The letters page is very interesting.  It features a lengthy piece of fan fiction:  Rand Lee’s  review of an imaginary 100th issue- Thralls of the Star-Titan – in which the JLA fight an insane superbeing named Ul’ Pir on a low-gravity moon. Lee ” predicts” Green Arrow going out in a blaze of glory ( dying?);  the membership of Batgirl ( logical- I don’t understand why O’ Neil replaced powerless Diana with the JSA’s only active female when Babs was high-profile)  and the induction of a hero called Psi aka Randall Howorth, created by an H-Bomb.  This is also quite prescient given thirty-five years of psionic powers driving X-Men plots.  There’s a sci-fi writer and spiritualist on the web by the name of Rand Lee. I wonder if it’s the same person who wrote this highly  detailed and convincing  LOC?

So, because of its unheralded trove of JSA lore, this was an iconic comic for me. Mike Sekowsky is often criticised for his figure work but his JLA was the one I knew first. He was, of course,  also the Go-To Guy for revamping super-heroines. Yesterday on Some Fantastic Place, I wrote about an imaginary compilation book, DC’s Fighting Females and neglected to make selections for reprints of Wonder Woman and Supergirl. I would go to the early 70s Sekowsky eras for both characters.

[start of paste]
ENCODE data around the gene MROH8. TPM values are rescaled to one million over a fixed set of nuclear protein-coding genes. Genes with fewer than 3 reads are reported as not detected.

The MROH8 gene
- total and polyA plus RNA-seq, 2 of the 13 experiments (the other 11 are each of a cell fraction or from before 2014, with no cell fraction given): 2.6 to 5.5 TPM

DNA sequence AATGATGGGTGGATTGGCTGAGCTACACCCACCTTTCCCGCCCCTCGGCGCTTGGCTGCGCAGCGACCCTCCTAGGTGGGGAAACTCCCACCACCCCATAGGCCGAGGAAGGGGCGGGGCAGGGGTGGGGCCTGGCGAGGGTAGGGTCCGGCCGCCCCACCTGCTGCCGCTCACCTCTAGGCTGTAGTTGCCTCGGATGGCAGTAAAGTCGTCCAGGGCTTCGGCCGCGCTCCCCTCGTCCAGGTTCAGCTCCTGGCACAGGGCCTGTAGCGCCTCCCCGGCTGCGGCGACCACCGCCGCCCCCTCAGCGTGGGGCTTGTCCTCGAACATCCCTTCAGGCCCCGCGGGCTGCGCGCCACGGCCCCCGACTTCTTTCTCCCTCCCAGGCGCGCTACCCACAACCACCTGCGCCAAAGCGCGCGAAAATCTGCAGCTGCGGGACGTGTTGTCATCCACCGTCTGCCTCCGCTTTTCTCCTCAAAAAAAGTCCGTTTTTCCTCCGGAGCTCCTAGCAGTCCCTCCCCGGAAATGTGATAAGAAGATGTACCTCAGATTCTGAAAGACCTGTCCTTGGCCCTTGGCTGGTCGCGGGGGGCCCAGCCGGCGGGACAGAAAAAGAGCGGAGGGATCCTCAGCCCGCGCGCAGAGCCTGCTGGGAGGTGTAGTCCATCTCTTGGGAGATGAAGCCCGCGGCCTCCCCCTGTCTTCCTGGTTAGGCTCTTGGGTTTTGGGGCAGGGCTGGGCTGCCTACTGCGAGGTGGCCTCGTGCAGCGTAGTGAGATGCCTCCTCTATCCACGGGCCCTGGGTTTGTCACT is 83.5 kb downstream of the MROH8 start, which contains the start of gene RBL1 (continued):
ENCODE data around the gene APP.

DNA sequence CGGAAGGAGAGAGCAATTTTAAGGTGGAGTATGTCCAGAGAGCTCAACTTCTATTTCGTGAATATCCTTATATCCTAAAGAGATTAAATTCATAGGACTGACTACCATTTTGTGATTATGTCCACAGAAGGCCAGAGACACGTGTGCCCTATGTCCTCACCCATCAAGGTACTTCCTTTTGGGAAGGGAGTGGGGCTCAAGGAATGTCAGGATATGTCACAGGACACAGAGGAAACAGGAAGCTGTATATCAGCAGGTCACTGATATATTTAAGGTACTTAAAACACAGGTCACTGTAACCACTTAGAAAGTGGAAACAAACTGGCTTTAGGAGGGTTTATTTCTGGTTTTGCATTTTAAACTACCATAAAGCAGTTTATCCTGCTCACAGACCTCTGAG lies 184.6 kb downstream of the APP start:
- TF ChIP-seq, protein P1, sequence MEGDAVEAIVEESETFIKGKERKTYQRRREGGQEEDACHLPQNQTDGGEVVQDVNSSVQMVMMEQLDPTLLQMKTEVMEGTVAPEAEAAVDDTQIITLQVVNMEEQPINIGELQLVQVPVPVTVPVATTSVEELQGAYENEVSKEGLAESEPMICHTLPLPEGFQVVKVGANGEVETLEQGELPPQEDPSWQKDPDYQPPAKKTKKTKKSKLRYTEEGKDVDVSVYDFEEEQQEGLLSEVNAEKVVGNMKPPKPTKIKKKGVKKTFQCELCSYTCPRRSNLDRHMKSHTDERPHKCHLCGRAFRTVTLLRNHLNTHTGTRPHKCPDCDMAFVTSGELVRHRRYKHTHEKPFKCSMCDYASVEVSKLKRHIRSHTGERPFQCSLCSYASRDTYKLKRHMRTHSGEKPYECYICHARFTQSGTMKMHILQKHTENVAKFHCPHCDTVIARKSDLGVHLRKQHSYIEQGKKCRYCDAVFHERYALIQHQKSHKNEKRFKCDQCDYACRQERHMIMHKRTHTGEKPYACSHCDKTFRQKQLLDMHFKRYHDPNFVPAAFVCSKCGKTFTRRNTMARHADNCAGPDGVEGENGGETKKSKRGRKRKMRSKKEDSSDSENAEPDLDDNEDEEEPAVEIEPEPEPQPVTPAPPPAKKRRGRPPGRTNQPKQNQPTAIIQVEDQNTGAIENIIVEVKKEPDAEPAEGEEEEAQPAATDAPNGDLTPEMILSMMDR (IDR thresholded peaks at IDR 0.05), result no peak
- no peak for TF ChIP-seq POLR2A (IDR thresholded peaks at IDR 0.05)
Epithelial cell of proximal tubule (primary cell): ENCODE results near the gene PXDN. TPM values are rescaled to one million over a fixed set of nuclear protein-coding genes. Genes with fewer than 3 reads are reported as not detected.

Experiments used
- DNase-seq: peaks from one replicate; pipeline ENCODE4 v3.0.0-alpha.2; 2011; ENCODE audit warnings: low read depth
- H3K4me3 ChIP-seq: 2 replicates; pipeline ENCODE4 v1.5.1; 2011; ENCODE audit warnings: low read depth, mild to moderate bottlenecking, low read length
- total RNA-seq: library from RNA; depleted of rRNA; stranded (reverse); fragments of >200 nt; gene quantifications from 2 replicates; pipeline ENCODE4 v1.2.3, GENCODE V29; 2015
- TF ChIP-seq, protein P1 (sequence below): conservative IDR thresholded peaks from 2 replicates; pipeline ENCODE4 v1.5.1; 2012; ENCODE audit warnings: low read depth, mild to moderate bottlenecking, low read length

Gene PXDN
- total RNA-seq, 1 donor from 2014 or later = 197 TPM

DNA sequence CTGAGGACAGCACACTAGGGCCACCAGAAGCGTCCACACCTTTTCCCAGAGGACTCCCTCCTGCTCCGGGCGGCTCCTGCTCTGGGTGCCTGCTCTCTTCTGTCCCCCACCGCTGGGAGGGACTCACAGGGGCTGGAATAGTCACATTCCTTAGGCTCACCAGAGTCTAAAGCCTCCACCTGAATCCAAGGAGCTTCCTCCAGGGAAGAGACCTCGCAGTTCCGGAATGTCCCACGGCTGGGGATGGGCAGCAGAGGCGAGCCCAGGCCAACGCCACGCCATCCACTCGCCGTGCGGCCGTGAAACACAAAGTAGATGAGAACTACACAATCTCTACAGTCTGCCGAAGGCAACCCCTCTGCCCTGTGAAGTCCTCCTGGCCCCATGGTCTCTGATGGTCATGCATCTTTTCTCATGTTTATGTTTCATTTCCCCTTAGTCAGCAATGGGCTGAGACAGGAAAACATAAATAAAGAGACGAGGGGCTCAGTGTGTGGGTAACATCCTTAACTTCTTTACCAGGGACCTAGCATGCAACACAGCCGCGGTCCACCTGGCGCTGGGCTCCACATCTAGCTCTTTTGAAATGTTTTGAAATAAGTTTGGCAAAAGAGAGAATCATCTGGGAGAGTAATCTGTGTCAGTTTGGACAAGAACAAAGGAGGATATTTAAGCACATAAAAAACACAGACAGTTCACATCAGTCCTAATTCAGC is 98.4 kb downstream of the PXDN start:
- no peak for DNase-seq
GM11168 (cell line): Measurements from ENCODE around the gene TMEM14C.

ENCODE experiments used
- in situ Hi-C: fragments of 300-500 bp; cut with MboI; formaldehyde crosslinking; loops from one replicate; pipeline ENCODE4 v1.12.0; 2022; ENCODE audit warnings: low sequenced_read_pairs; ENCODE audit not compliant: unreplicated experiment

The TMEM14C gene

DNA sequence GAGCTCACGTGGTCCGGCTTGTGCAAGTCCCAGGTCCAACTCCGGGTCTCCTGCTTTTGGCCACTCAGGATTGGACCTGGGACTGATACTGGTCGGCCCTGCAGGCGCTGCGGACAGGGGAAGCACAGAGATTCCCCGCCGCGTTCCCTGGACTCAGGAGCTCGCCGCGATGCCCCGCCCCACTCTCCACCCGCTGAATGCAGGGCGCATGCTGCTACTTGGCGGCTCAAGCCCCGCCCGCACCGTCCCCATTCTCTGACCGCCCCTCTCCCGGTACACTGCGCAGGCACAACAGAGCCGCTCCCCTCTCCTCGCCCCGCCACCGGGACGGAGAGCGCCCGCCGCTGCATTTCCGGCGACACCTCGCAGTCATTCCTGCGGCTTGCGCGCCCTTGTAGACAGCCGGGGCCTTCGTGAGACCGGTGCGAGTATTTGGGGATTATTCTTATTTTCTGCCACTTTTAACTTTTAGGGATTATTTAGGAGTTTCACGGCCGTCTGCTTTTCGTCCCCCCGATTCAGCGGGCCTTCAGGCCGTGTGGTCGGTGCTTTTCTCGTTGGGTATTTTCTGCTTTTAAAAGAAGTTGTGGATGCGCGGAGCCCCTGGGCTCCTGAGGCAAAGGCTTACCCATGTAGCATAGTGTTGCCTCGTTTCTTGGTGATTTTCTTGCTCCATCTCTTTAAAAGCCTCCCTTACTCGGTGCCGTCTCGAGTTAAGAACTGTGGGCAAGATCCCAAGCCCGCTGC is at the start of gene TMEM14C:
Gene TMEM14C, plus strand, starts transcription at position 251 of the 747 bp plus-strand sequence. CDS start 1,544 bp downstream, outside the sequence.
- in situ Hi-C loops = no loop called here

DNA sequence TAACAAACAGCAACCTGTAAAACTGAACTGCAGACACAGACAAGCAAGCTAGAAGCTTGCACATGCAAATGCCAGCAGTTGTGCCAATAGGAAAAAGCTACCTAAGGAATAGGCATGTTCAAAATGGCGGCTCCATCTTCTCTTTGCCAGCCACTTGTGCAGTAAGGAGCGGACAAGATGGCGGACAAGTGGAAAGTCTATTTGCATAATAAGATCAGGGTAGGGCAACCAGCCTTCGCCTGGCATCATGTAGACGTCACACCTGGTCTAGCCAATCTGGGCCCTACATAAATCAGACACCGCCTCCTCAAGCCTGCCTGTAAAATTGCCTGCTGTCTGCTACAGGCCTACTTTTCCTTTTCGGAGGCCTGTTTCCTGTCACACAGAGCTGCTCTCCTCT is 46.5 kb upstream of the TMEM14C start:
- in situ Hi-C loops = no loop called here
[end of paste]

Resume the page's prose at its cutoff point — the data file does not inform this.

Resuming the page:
I’ve chosen the début of the ravishing witch Morgana from the middle of the Mod Wonder Woman Era. While the concept of Diana Prince , globe-trotting boutique owner and DC’s  Emma Peel, might seem kitschy and a touch Mike Myers now, it was a radical attempt to create a contemporary Wonder Woman.

Jasmine Lennard’s role model?

Similarly, I’ve chosen the first appearance of  Lex’s niece, Nastalthia “Nasty” Luthor although I was very tempted to swap for Supergirl’s monocular nemesis Starfire- more about her in September! For much more Supergirl, be back here soon to meet…The Girl with the X-Ray Mind!!

All images are presumed copyright of their respective owners

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2 comments on “One Giant Leap

  1. Kid Robson says:

    I can’t remember if I’ve ever been to Girvan. Surely I must have been? If so, it was a long, long time ago. Isn’t nostalgia wonderful?

  2. Dougie says:

    Girvan was third in the top three of towns in danger of “terminal” decline due to recession in a recent report by the Scottish Agricultural College. When I was last there in 2009, it was desolate: the swimming pool was about to be demolished, the boating pond was as dry as a bone and trees were growing out of buildings on the main street. The town had been given over to hash, heroin and pound shops.
    Elgin was number 49 on the list and my home village of Chapelton, 89